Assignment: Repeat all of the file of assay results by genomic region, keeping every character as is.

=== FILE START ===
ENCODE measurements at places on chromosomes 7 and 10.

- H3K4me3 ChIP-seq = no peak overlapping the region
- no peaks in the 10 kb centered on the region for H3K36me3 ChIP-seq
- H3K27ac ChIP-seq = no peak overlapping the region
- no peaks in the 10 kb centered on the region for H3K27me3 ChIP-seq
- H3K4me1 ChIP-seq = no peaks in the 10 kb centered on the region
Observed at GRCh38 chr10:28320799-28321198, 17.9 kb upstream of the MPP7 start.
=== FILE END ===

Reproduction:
ENCODE measurements at places on chromosomes 7 and 10.

- H3K4me3 ChIP-seq = no peak overlapping the region
- no peaks in the 10 kb centered on the region for H3K36me3 ChIP-seq
- H3K27ac ChIP-seq = no peak overlapping the region
- no peaks in the 10 kb centered on the region for H3K27me3 ChIP-seq
- H3K4me1 ChIP-seq = no peaks in the 10 kb centered on the region
Observed at GRCh38 chr10:28320799-28321198, 17.9 kb upstream of the MPP7 start.